Black Belt, Urban Areas Lag Behind as Alabama's Unemployment Rates Improve
Updated: Jul 24, 2020
Montgomery, AL - The Alabama Department of Labor released the latest unemployment statistics today showing the state unemployment rate dropping to 7.5 percent in June, almost cutting in half the 13.8 percent unemployment rate from April. Prior to the coronavirus pandemic, Alabama’s unemployment rate was at an all-time low of 2.7 percent.
Last year, more than 2.17 million people were employed in Alabama. That number dropped by nearly 150,000 in the most recent job report, with approximately 2.03 million people employed in the state. As restaurants, spas, and gyms continue to re-open, the state’s biggest employment gains were seen in the leisure and hospitality sector which added over 24,000 employees.
While the state as a whole is showing marked improvement since the onset of the pandemic, many workers in the Black Belt and urban areas are still struggling to get back to work. The unemployment rate in Wilcox County is the highest at 18.5 percent. Lowndes and Perry counties are not far behind, coming in at 16.9 percent and 14.1 percent respectively. Likewise, Selma is at 15.3 percent unemployment rate, while both Bessemer and Mobile are at 13 percent.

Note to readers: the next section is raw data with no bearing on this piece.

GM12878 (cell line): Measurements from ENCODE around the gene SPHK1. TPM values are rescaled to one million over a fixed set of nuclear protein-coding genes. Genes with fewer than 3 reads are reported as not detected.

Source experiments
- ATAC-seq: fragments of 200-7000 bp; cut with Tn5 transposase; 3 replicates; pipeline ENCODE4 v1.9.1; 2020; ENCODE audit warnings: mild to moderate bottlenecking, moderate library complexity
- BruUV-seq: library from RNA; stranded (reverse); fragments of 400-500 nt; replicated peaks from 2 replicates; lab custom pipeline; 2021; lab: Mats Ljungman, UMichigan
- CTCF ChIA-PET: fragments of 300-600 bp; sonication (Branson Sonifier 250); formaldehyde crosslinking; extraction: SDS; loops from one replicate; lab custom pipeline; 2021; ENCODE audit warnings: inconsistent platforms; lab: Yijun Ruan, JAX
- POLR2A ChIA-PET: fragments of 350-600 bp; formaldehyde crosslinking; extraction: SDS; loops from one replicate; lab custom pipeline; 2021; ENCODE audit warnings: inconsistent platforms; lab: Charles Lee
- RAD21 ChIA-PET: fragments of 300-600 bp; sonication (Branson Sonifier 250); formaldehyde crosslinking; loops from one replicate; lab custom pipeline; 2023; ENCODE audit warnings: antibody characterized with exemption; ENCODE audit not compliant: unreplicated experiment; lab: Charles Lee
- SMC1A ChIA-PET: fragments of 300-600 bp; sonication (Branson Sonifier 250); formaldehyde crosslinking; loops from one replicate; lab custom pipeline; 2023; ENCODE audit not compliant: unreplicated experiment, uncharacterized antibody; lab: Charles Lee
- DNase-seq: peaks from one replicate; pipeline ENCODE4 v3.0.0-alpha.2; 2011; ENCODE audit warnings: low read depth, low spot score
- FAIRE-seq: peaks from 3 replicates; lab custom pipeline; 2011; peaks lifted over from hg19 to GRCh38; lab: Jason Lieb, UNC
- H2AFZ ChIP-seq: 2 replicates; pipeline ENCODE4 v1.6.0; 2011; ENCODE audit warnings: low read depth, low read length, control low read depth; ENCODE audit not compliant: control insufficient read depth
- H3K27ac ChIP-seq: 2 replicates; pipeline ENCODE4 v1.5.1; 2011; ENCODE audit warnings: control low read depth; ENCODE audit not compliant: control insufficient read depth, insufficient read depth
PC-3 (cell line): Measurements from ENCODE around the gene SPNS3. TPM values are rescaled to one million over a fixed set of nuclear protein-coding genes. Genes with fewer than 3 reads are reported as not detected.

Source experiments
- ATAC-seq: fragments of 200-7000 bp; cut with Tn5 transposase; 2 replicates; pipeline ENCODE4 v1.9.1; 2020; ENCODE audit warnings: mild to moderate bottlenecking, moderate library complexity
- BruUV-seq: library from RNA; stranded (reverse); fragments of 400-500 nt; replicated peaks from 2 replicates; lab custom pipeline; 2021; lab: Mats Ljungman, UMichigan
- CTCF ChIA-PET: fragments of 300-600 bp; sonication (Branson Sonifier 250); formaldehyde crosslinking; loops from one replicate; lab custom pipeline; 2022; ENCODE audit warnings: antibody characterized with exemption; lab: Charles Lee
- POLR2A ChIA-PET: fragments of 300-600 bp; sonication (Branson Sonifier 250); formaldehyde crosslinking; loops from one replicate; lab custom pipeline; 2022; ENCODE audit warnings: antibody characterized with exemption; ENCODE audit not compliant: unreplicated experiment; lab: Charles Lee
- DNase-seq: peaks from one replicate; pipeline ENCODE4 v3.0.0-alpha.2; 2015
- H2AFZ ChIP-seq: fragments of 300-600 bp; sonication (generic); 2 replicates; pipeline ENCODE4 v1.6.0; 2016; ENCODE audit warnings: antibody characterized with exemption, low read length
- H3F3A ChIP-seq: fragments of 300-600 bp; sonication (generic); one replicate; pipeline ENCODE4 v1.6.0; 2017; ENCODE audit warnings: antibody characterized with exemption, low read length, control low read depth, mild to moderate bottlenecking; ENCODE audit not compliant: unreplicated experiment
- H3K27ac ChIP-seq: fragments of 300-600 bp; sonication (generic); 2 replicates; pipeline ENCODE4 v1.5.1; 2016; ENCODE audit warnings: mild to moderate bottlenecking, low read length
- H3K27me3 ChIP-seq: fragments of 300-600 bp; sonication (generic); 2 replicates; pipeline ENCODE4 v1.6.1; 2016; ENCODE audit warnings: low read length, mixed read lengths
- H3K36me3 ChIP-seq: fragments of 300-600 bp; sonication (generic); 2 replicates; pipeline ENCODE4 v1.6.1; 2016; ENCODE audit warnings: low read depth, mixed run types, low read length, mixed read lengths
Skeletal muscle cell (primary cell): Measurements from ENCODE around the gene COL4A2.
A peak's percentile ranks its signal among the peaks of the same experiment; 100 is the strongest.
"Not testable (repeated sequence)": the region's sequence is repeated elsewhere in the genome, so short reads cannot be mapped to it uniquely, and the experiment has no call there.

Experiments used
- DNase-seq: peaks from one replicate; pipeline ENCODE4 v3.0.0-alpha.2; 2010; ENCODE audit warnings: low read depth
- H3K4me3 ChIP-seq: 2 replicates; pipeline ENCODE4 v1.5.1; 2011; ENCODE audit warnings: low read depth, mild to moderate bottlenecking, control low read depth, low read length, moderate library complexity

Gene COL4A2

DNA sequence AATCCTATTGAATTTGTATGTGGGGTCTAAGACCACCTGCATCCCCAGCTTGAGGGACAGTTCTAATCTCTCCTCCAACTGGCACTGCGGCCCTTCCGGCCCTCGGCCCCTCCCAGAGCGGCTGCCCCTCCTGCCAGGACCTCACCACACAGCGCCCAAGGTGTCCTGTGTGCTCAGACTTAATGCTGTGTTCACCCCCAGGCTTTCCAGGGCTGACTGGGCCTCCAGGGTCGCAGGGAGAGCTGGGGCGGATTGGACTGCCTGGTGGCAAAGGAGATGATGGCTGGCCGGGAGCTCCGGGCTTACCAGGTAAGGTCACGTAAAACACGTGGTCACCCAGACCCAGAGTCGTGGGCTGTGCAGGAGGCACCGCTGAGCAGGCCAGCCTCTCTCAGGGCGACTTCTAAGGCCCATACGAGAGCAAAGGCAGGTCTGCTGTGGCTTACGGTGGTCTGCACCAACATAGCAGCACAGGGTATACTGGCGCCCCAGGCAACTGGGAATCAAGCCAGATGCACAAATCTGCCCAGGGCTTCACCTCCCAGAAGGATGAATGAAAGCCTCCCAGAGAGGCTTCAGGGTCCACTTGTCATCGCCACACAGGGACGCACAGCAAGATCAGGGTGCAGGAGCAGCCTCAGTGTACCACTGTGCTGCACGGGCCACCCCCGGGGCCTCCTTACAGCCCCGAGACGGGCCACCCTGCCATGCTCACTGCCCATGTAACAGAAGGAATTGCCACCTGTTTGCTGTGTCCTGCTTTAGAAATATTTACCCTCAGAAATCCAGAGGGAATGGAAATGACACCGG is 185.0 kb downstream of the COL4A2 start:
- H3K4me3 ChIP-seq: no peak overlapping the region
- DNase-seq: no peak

At the end of the month, the $600 per week unemployment benefit provided by the federal government in the CARES Act will end. Congress has discussed a second round of stimulus for American citizens, but it will likely be well into August before any additional stimulus or boosted unemployment checks will be signed into law and filtered back to the states.
Getting back to work may be even more difficult for parents of school-aged children in Selma and Mobile. Both school systems recently announced their intention to keep their schools closed, instead opting for virtual/online instruction. The virtual/online instruction initially will be for the first few months of the school year, but classroom structure is still an open question for the remainder of the year. Other local education agencies across the state are still waiting for more clarification from the Alabama State Department of Education and State School Board before making a final decision. The unemployment issue could be further compounded for parents if daycares and after-school programs are not open or are forced to restrict their hours and space.